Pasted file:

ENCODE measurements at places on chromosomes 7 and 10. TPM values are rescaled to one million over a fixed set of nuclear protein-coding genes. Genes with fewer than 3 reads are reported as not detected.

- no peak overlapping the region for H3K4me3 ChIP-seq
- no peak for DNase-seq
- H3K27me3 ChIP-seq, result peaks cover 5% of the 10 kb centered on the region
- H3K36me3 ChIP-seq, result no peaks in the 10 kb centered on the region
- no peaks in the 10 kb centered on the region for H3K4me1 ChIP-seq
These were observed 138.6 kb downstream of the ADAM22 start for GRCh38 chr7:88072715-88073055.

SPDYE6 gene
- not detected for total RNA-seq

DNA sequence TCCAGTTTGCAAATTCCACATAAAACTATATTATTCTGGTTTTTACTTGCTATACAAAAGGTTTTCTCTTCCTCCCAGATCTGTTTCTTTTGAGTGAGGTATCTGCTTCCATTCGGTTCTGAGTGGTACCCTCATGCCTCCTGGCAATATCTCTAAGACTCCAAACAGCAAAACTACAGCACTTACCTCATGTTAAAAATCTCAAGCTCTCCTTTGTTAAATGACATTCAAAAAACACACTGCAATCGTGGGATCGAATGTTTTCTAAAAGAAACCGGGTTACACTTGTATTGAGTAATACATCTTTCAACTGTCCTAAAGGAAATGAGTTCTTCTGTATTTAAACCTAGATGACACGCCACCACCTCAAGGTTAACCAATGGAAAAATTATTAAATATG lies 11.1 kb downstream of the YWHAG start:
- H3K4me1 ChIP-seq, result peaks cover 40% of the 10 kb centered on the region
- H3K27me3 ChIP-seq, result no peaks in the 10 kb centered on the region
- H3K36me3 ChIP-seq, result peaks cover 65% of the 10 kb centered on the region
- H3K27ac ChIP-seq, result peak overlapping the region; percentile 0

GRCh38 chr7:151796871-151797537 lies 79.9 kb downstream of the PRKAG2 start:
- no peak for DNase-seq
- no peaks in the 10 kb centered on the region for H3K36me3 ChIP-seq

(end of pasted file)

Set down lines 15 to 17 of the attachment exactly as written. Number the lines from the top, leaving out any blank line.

GRCh38 chr7:151796871-151797537 lies 79.9 kb downstream of the PRKAG2 start:
- no peak for DNase-seq
- no peaks in the 10 kb centered on the region for H3K36me3 ChIP-seq